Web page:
Vulcan's Forge is a novel which could potentially leave you breathless if you read it at the same pace as the action takes place. All action novels require several elements: A protagonist with a wide range of action skills, a love interest (best if there is some steamy past history and they haven't seen each other for a while), an antagonist with a really evil plan and lastly a cast of government types to provide what is needed when it is needed.
Du Brul has created in the person of geologist/superman Philip Mercer an action hero who is as skilled at dodging death in impossible situations as he is at solving puzzles. This first book in Du Brul's Mercer books and it shows itself as a freshman effort by requiring the reader to perform their own mental gymnastics to follow the spaghetti strands of multiple story lines involving the attempted murder of a friend's daughter, the sinking of an exploration vessel, a billionaire bent on Hawaiian independence, the KGB, a Korean cartel and of course the U.S. government. Add to the mix a new metal which promises an unlimited power supply with zero emissions and you have an intriguing premise. Mercer's ability to escape the impossible is only trumped by Du Brul's willingness to ignore the laws of physics : What would an adventure novel be without a little defiance of physics?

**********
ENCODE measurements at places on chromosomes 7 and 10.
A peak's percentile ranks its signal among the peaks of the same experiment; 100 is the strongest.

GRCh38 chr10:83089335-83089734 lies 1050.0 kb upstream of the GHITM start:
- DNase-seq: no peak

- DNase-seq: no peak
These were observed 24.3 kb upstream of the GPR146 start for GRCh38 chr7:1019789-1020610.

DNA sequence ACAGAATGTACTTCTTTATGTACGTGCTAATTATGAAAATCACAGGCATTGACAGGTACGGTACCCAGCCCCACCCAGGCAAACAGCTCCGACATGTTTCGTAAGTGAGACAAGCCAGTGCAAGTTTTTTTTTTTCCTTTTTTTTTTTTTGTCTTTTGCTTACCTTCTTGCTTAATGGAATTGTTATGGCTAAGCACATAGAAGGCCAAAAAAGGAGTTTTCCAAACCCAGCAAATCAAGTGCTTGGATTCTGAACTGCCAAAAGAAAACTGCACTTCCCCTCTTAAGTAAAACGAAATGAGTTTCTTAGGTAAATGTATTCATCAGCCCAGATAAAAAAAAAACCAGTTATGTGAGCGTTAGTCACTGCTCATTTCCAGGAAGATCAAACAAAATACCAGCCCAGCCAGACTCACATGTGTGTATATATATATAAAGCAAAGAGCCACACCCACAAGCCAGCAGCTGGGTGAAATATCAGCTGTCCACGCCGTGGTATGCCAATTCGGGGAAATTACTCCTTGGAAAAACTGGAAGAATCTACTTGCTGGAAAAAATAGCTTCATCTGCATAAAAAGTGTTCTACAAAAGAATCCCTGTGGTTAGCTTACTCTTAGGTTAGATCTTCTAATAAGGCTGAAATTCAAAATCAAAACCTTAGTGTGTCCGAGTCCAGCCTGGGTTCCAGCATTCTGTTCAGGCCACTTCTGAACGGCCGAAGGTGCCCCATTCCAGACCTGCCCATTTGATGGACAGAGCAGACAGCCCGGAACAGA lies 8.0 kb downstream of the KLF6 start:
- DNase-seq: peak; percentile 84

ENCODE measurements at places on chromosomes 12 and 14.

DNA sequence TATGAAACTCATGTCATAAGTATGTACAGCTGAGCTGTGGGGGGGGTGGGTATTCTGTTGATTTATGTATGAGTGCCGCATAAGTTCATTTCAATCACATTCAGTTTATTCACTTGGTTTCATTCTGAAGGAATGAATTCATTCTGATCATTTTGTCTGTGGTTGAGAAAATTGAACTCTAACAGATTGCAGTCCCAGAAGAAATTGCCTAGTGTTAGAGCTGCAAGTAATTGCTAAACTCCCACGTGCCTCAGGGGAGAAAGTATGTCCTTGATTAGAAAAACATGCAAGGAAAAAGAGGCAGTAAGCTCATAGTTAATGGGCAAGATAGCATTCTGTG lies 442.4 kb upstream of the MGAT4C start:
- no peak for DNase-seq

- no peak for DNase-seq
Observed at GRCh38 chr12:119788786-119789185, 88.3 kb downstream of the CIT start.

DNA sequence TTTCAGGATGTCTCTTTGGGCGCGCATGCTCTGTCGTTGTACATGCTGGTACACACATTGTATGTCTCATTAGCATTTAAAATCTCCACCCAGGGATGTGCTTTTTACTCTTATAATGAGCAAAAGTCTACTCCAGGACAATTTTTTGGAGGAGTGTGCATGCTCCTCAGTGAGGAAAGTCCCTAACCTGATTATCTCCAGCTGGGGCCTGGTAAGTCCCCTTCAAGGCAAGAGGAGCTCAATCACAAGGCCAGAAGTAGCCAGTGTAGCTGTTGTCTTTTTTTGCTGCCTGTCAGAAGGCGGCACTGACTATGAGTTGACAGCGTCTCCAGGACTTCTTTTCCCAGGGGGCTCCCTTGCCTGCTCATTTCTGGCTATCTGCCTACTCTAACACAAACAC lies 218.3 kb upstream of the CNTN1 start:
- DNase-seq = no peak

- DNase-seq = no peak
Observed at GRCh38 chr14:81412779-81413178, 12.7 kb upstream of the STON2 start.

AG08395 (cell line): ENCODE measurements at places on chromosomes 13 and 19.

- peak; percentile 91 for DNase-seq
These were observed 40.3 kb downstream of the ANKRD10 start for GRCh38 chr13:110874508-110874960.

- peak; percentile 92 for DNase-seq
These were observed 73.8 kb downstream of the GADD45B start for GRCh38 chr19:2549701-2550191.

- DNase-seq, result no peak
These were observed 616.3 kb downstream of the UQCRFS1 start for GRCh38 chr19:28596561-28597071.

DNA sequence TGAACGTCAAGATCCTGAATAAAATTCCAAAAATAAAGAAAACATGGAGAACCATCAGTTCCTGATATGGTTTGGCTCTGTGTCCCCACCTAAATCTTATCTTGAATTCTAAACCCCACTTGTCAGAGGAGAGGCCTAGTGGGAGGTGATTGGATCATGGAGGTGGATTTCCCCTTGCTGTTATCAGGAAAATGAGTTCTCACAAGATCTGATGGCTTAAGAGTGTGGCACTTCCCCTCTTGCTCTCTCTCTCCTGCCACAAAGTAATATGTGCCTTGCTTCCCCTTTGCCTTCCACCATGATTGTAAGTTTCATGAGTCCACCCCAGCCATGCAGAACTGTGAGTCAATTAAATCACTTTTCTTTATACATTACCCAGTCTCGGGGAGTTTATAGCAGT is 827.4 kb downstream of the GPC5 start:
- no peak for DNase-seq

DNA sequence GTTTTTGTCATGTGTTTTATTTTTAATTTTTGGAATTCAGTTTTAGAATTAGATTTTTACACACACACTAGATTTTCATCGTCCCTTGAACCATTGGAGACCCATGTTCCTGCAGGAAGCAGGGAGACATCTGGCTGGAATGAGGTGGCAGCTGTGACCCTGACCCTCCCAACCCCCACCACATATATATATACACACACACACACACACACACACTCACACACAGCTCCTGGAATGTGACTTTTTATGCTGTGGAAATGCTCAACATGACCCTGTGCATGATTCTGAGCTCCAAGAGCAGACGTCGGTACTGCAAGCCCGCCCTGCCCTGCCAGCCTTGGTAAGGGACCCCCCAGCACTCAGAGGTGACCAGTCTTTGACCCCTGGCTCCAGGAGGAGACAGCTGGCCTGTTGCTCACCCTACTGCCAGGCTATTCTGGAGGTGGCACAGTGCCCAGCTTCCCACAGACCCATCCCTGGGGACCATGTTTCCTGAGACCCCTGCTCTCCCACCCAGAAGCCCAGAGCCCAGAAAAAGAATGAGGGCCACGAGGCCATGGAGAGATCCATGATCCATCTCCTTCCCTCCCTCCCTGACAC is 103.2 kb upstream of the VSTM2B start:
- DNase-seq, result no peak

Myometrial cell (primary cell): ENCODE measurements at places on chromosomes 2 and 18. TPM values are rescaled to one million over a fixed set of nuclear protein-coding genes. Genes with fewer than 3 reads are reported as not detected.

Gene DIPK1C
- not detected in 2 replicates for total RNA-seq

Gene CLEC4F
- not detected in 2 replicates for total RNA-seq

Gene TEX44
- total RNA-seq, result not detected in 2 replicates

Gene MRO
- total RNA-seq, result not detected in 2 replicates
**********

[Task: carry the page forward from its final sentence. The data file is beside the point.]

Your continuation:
It's hard to complain about action in an action book so the ability of Mercer to survive situations against incredible odds (like jumping off of a train bridge into the middle of a river and swimming to shore) are just part of the action package. There is a lot to like about Philip Mercer and his approach to life which is long on action an short on reflection he is cut from the same cloth as Bond, Helm or McGee. With any luck Mercer will go in the direction of Helm and evolve as his career progresses. Vulcan's Forge is good enough the first time out to give him another go in the future.